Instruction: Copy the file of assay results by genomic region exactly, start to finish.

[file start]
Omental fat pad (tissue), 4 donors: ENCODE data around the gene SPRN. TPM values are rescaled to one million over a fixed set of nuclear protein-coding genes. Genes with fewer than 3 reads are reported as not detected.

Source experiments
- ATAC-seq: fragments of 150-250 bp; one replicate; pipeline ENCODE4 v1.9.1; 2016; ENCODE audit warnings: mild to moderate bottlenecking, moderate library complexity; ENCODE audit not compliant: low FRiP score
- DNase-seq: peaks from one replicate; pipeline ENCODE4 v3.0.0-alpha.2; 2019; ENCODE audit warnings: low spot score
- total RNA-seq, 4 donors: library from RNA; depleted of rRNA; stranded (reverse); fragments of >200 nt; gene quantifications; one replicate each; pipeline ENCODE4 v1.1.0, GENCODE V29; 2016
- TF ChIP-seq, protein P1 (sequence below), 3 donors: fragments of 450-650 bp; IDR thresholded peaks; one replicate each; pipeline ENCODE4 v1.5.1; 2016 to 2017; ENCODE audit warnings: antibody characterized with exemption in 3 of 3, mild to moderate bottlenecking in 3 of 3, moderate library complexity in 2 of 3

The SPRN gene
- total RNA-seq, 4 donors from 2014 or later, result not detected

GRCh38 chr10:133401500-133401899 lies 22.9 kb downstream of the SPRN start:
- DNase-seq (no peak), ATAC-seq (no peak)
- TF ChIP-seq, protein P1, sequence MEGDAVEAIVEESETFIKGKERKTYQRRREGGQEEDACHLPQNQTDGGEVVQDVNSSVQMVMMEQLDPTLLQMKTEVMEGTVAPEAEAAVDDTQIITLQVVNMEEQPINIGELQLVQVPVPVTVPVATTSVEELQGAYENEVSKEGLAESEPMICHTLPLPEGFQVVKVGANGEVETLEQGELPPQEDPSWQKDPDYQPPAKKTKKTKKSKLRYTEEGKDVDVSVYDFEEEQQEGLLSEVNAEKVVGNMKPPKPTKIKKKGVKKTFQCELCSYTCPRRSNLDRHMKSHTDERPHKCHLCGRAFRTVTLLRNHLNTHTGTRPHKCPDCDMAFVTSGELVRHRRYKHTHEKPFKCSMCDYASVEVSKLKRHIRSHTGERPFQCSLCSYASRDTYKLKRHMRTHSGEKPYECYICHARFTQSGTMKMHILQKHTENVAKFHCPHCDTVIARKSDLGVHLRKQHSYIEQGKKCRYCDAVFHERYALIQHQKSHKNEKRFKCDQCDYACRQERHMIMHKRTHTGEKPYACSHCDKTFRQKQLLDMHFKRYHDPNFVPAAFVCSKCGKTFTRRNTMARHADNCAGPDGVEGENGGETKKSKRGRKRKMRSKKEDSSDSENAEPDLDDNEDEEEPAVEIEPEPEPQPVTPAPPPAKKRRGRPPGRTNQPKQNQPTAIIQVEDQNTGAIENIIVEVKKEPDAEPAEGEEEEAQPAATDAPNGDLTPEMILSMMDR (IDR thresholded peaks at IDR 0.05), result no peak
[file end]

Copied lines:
Omental fat pad (tissue), 4 donors: ENCODE data around the gene SPRN. TPM values are rescaled to one million over a fixed set of nuclear protein-coding genes. Genes with fewer than 3 reads are reported as not detected.

Source experiments
- ATAC-seq: fragments of 150-250 bp; one replicate; pipeline ENCODE4 v1.9.1; 2016; ENCODE audit warnings: mild to moderate bottlenecking, moderate library complexity; ENCODE audit not compliant: low FRiP score
- DNase-seq: peaks from one replicate; pipeline ENCODE4 v3.0.0-alpha.2; 2019; ENCODE audit warnings: low spot score
- total RNA-seq, 4 donors: library from RNA; depleted of rRNA; stranded (reverse); fragments of >200 nt; gene quantifications; one replicate each; pipeline ENCODE4 v1.1.0, GENCODE V29; 2016
- TF ChIP-seq, protein P1 (sequence below), 3 donors: fragments of 450-650 bp; IDR thresholded peaks; one replicate each; pipeline ENCODE4 v1.5.1; 2016 to 2017; ENCODE audit warnings: antibody characterized with exemption in 3 of 3, mild to moderate bottlenecking in 3 of 3, moderate library complexity in 2 of 3

The SPRN gene
- total RNA-seq, 4 donors from 2014 or later, result not detected

GRCh38 chr10:133401500-133401899 lies 22.9 kb downstream of the SPRN start:
- DNase-seq (no peak), ATAC-seq (no peak)
- TF ChIP-seq, protein P1, sequence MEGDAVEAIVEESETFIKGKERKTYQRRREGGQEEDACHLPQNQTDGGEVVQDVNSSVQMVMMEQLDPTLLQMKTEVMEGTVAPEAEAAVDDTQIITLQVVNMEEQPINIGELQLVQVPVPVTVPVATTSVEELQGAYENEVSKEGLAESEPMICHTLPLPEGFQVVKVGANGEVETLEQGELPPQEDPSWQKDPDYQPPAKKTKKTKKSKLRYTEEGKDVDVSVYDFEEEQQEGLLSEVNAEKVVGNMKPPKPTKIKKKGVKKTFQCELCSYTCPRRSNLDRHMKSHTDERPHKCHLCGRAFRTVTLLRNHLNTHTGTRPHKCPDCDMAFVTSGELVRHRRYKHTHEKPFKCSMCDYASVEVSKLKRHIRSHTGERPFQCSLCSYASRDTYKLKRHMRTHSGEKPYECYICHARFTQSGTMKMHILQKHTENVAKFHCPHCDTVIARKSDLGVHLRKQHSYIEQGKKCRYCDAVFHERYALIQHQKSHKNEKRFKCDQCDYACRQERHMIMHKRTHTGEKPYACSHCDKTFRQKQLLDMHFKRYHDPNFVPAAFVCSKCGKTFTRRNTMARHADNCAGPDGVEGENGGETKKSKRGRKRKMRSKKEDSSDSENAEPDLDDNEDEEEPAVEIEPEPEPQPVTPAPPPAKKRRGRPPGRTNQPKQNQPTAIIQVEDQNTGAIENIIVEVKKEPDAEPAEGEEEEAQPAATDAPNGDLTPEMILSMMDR (IDR thresholded peaks at IDR 0.05), result no peak